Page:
Rock (or cape) Hyrax

Rock or cape hyrax has 5 recognized subspecies, again, unsurprising given its vast range. Generally having a hide within a natural rock cavity, Rock hyraxes are social animals that live in colonies of up to 50 individuals. They sleep in one group, and start the day, warming up in the sun

They are also listed as least concern

As or when we get contacts to see these creatures, they will appear beneath the news section

Common Hippopotamus

Common Hippopotamus

Hippopotamus are a fascinating animal. Large, highly aggressive, and spending most of their days in water. For many people, their memory of a Hippopotamus on safari (or in a zoo) is a pond with a grey bump in the middle. But there is far more to a hippopotamus than meets the eyes. Duromg the night, Hippo leave the safety of the water and go into the bush to graze.

They are incredibly dangerous, and there is a far higher risk for people wandering in the bush to be killed by hippo than anything else. In the past, they were one of the few species that still lived in significant numbers outside reserves. Unfortunately, as the human population of Africa has grown, the majority of these free roaming Hippo have been killed – for an African living on a tiny income, a hippo is a huge pile of meat, which can be sold, and some of its teeth are made of ivory.

A rough estimate suggests that the meat is worth around 8000. When you add in the Ivory teeth, it is possible for a Hippo carcass to be worth a years average salary (and that is the mean salary). 85% of Africans survive on $5.50 per day, which works out at almost exactly $2000 – so for 85% of Africans, a hippo carcass is worth 4 years of salary – assuming that you do not make much money from the ivory, and it would not be surprising if this added significantly.

When you look at these numbers, it is not surprising that people poach Hippos -and it makes it very hard to work out how to save them.

Of course, Hippo can be worth far more in tourism dollars over their lifespan.

Common hippopotamus are possible to see in all the Savannahs that we have listed so far. Visit wild places to see the total list.

Below is links to some of the biggest (though as I say, hippo can often be seen in small reserves and in places outside reserves as well. All our savannah wild places have sizable populations of common hippopotamus.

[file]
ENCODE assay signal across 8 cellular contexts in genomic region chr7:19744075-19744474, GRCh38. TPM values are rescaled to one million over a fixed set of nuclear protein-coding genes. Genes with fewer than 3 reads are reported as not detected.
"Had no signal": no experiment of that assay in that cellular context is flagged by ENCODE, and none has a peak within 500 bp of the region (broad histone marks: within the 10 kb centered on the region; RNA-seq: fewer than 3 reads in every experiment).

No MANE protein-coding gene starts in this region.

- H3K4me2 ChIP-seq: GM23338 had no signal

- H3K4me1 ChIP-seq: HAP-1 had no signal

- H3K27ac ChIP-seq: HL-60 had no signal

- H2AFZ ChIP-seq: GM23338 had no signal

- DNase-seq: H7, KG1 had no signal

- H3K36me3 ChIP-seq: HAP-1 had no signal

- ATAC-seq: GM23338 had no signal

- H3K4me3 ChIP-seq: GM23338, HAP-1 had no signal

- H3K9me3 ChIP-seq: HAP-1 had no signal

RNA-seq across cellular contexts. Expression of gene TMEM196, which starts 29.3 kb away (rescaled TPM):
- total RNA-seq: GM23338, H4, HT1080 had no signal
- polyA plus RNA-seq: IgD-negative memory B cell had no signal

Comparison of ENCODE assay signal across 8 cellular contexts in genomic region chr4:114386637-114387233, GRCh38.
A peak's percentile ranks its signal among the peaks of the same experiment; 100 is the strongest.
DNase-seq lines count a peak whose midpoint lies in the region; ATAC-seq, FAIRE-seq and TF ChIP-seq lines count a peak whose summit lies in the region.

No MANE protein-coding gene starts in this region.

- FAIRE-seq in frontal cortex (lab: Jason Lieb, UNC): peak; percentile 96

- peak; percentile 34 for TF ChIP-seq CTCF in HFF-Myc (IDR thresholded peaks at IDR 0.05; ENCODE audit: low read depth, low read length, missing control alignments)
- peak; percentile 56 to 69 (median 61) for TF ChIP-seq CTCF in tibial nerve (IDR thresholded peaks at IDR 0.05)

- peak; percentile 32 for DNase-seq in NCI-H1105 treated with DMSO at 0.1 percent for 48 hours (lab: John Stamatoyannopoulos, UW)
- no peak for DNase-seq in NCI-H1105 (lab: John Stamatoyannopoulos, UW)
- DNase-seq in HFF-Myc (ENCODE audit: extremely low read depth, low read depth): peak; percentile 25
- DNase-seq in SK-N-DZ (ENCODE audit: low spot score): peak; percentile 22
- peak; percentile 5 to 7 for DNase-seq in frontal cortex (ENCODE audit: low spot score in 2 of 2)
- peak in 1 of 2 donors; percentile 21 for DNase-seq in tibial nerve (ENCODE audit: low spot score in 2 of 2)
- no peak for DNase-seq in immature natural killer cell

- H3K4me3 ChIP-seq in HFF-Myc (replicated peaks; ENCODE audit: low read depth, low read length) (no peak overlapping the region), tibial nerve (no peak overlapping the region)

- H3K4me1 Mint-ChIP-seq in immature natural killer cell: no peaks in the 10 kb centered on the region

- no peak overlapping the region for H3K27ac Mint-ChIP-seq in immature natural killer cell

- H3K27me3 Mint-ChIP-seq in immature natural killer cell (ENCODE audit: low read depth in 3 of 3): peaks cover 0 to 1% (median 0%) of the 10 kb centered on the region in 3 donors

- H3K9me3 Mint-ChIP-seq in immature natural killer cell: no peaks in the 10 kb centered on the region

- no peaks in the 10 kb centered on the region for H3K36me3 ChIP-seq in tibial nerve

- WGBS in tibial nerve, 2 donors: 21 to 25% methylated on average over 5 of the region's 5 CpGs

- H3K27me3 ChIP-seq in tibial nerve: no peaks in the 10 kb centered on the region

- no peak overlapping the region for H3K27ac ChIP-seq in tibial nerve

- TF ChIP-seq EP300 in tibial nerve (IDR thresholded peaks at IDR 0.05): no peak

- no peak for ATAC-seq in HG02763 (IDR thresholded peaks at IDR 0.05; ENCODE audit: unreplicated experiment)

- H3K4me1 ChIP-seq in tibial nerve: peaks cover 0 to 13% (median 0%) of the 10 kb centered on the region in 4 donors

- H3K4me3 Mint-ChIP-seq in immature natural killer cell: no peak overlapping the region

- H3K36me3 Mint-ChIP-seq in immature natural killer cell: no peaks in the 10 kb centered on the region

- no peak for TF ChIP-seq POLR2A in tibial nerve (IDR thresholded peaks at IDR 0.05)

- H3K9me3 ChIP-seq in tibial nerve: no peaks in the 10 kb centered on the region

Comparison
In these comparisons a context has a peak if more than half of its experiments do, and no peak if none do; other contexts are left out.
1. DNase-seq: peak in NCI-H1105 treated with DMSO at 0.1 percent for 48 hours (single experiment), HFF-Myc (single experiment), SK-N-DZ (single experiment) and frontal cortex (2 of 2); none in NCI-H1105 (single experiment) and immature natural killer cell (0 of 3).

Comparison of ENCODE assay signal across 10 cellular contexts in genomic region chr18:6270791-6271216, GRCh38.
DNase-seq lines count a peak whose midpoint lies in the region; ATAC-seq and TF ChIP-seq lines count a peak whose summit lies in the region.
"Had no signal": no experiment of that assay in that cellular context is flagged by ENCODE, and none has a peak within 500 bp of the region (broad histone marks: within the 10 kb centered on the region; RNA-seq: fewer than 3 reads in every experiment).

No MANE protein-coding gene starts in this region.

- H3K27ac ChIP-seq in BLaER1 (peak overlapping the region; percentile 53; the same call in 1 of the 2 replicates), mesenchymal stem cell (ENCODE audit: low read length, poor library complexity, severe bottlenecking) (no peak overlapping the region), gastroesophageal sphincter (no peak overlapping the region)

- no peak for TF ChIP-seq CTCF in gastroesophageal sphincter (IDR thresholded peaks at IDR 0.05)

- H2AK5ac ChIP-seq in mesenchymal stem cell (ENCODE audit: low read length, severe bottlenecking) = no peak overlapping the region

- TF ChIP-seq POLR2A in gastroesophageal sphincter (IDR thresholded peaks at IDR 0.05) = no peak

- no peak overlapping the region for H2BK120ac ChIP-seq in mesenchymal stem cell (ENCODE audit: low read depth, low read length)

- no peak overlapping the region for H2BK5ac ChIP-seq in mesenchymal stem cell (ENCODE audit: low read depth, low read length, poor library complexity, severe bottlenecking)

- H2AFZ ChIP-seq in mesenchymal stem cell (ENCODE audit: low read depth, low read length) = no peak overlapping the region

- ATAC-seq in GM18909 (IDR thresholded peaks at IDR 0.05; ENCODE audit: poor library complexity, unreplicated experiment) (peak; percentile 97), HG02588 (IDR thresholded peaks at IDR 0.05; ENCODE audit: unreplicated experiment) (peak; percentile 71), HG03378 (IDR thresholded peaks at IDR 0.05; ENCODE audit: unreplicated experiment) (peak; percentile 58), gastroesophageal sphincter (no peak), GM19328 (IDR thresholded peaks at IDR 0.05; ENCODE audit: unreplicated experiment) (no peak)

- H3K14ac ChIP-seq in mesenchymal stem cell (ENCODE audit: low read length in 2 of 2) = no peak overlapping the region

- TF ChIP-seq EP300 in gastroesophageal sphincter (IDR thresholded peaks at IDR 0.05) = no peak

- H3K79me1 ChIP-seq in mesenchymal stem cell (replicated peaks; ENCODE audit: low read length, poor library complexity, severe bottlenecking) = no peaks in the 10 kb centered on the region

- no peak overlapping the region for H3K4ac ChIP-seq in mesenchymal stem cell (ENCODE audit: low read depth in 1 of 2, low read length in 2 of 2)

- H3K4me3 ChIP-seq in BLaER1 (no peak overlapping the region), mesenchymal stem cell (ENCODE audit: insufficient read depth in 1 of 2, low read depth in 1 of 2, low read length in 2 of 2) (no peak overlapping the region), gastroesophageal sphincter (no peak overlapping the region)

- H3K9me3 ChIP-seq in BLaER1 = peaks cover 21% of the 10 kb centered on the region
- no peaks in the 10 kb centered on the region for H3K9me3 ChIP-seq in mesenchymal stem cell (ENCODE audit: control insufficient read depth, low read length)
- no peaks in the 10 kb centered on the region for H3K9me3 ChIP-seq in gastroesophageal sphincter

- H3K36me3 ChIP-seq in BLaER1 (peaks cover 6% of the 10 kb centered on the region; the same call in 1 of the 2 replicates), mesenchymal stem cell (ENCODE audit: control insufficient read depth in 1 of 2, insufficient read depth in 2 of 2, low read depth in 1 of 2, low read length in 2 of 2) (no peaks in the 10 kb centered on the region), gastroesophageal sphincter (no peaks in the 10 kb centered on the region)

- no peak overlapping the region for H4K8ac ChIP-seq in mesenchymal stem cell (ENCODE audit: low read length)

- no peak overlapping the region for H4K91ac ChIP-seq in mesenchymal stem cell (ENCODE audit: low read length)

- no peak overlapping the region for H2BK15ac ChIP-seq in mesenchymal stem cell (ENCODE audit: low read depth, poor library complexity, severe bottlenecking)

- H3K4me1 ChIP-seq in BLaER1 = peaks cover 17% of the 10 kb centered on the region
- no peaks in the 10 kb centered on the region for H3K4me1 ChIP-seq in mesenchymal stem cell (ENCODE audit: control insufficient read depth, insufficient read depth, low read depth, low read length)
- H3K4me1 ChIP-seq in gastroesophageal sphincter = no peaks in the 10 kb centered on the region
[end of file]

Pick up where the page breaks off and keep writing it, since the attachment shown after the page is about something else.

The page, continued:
Black Rhino

Black Rhino

So the black rhino is one of the two rhino species that survive in Africa. Their last common ancestor was around 6 million years ago  (in comparison the Javan and Indian rhino split just 2 million years ago). Being browsers, not grazers, they are far harder to see, as they spend their time deep in the bush, far from the open plains where white rhino are discovered.

Being solitary, they are also generally found at far lower densities than white rhinos. having said this, in many reserves this is as much as a result of poaching as of a low natural density. Having spent some time based around the Kruger, we have encountered White rhino a huge number of times, but black rhino have eluded us, though their dropping have been encountered on a few occasions.

The black rhino is a younger species than the white rhino having evolved from it, 4-5 million years ago.

They both have 2 horns, made of keratin, the same as our fingernails, with the front one being longer than the back one. The front horn has an average length of 50cm, though this is not a set thing. Plenty of black rhino have been measured with a horn 135cm long, and the world record was a horn 150cm long.

Regions of their range have been lost at various times, though in recent times, there has been an effort to turn back time In May 2017, 18 eastern black rhinos were translocated from South Africa to the Akagera National Park in Rwanda. The park had around 50 rhinos in the 1970s but had lost them all by 2007. In September 2017 18 were reintroduced, and 1 has been born since. The park employs a team to protect the rhinos and so far this has worked. In October 2017, This transfer took place in 2018. The governments of Chad and South Africa reached an agreement in October 2017,  to transfer six black rhinos from South Africa to Zakouma National Park in Chad; this was complete by May 2018. Once established, this will be the northernmost population of the species. The species was wiped out from Chad in the 1970s and is under severe pressure from poaching in South Africa. The agreement calls for South African experts to assess the habitat, local management capabilities, security and the infrastructure before the transfer can take place.